For the past 24 years, opencast coal mining in Czech Republic region of North Bohemia has been subject to strict geographical limits; the excavators can only go so far. But there’s been substantial pressure to abolish those limits, which were introduced after the fall of communism to protect human health and the environment. Three huge opencast brown coal mines have created a lunar-like landscape in the Czech Republic’s North Bohemia. Now, the mining company wants to lift limits that have bounded the mine for a quarter of a century. But that would also mean destroying the homes of more than 2,000 people living in the region.
“If you look at this opencast mine, there are two thoughts that spring to mind,” says Greenpeace energy campaigner Jan Rovensky as he gazes out over the lunar landscape that is the Czechoslovak Army (CSA) opencast coal mine in North Bohemia. “The first is how strong and powerful mankind is. And the second one is how stupid.”
The CSA mine is one of three large opencast lignite mines in the Czech Republic’s Krusne Hory, the mineral-rich Ore Mountains in the northwest of the country. It’s staggeringly huge, extending virtually as far as the eye can see.
Now, the mining company controlling it wants to extend the mine even further, to access more than 750 million tons of lignite that can be found beyond the current boundaries.
But the untapped resources lie below a town – meaning that around 2,200 people would be forced to leave their homes.
The groaning sound of excavators drifts up to the top of the hill as the earth is scraped away below, allowing other colossal machines to get at the brown coal beneath.
Clinging precariously to the densely-wooded hillside is a baroque jewel, Jezeri Castle. Once the venue for the first-ever performance of Beethoven’s 3rd Symphony Eroica in 1804, today the castle’s soundtrack is industrial rather than classical.
“From this place where we’re standing, we can see the town of Horni Jiretin, the hamlet of Cernice, the town of Litinov, and the chemical factory in Zaluzi,” Rovensky says, pointing to the settlements.
These, he says, are the towns that would be destroyed if the borders of the mines were expanded.
“Some 25,000 people will live for years at the edge of the mine – 500 meters away – and some 4,000 would lose their work because of the destruction of the chemical factory,” he adds.
For the past 24 years, opencast mining in North Bohemia has been subject to strict geographical limits; the excavators can only go so far. But there’s been substantial pressure to abolish those limits, which were introduced after the fall of communism to protect human health and the environment. If they are lifted, the town of Horni Jiretin – about 5 kilometers from Jizeri Castle – could find itself in the path of the excavators.
“At this moment in time, we certainly can’t say that we’ve won,” Horni Jiretin’s mayor Vladimir Burt tells DW, adding that there is a lot of pressure on the town from the mining company, as well as politicians.
Burt knows better than anyone the consequences if they are not able to withstand the pressure; dirt is all that remains of Albrechtice, the town where he was born. Once nestled in the valley below Jezeri Castle, it faced a wrecking ball to make way for the coal industry in the early 80s.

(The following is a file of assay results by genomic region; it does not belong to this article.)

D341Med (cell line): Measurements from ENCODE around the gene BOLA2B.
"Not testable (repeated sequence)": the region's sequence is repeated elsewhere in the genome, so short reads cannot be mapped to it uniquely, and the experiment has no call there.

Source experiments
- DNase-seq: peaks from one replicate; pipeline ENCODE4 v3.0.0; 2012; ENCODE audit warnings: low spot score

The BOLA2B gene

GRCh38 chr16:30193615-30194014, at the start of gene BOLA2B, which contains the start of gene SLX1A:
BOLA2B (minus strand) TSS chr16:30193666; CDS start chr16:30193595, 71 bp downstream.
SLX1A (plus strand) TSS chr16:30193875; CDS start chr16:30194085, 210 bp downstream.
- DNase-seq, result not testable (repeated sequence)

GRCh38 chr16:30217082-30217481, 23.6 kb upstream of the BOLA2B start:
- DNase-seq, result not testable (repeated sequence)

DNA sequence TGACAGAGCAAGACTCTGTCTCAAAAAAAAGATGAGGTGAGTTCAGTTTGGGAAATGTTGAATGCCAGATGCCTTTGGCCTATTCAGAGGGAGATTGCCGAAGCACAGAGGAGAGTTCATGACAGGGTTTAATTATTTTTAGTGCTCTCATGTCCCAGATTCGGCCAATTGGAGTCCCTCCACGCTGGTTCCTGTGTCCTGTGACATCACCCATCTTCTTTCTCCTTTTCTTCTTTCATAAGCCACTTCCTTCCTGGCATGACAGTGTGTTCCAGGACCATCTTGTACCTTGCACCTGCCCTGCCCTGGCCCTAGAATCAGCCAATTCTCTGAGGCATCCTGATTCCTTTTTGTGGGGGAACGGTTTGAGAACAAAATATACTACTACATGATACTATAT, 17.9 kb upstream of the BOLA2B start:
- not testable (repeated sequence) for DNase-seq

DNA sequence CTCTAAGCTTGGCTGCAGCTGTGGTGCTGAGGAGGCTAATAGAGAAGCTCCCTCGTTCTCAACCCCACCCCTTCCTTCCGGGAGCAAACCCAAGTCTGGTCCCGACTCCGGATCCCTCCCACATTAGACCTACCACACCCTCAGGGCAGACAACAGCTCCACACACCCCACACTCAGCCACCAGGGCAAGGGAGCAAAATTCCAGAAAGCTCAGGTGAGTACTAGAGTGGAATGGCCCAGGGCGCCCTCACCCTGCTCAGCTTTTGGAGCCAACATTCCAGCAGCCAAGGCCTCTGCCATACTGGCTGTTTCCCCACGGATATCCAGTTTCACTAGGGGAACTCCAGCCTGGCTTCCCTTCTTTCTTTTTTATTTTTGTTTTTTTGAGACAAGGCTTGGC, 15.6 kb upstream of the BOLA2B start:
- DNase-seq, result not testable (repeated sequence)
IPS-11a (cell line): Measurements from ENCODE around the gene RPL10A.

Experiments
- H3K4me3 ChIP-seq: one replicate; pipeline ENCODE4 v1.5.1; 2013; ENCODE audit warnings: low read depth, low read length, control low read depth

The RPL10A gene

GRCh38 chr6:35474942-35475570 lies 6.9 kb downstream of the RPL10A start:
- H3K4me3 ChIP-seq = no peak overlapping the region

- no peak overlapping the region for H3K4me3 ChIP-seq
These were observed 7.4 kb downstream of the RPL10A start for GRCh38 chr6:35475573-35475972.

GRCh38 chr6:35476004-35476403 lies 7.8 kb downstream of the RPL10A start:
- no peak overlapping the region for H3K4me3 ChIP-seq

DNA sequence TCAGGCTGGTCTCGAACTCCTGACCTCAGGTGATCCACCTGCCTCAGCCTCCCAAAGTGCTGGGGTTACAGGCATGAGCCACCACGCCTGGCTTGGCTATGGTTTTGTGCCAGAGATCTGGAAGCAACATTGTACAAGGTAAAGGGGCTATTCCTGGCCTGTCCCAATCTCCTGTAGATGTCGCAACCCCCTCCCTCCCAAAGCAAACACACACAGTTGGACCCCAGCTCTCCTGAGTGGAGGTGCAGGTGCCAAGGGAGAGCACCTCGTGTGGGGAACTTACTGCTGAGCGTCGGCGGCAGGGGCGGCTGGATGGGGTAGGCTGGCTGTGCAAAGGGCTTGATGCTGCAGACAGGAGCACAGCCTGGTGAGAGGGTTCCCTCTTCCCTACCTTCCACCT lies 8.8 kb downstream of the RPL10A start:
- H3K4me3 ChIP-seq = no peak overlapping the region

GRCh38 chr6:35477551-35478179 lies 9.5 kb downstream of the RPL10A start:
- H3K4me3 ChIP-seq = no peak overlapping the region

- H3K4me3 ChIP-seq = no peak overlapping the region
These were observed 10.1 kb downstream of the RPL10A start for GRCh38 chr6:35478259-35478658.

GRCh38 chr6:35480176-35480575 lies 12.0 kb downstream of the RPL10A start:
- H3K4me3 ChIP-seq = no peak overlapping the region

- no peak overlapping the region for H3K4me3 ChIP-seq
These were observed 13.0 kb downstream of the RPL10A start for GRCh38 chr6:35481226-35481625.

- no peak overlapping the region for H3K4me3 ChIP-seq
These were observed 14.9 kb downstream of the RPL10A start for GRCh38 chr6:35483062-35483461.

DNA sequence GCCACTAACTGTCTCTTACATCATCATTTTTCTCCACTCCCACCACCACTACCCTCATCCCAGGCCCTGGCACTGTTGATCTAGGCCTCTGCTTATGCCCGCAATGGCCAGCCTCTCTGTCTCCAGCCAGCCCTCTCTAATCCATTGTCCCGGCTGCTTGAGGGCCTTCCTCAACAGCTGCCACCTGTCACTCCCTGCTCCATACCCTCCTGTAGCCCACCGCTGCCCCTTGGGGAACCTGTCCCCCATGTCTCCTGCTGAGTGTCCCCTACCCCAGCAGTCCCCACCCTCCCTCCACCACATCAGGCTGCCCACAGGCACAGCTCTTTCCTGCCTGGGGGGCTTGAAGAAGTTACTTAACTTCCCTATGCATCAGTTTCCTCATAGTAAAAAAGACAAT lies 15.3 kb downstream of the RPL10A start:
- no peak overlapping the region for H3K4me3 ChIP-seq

Still, the mayor is optimistic about the chances for his town. “I’m convinced that common sense will ultimately prevail – and that most importantly a progressive vision of energy and the future of this country will triumph.
“That even the Czech Republic will start going in another direction,” Burt says.
The fate of Horni Jiretin lies partly in the hands of the Czech trade and industry minister, Jan Mladek. He favors lifting the limits at a different brown coal mine – expansion there could take place without demolishing any homes. So, for now at least, Horni Jiretin will not be demolished. But he says he can’t make any promises.
“At this moment we’ve done a lot of analysis of coal consumption, and we came to the conclusion that we can say that coal under Horni Jiretin is not necessary,” he tells DW.
However, Mladek adds that a nuclear power plant in Dukovany could be closed earlier than expected, with Austrian environmentalists fighting a noisy campaign against Czech nuclear power. If that happens, a source of energy must be found elsewhere.
“Maybe it would be very nice to local people [to say their town is safe], but it would not be responsible because it can happen very easily that the question will be reopened,” Mladek says.
Life beyond coal
Back in Horni Jiretin, Greenpeace activists are busy putting together a camp intended to host dialogue between activists and local people. Burt, the mayor, says despite the town’s uncertain future, it has an unusually young population – that wants to stay.
“If the limits are to be broken, then we have to move. And it’s not just about the buildings; it’s the life here, you know,” says Radek Vrabel, a 21-year-old student born in the neighboring city of Most.
“We want to have a normal life, we want to relax,” Vrabel adds. Once described as “the jewel of North Bohemia,” the the city’s historic old town was demolished by the communist regime in the 1960s and 70s for coal.
“It’s pretty disruptive … to not be sure if you can live here or not,” adds Vrabel.
Environmental activists point out that the Czech Republic is the fourth biggest exporter of electricity in Europe, and the seventh-largest in the world. It has six nuclear reactors, substantial deposits of both black and brown coal that can be exploited without destroying houses and uprooting people, and lots of solar power.
They say that demolishing towns shouldn’t be an option. But it’s an option the government is clearly unwilling to take off the table.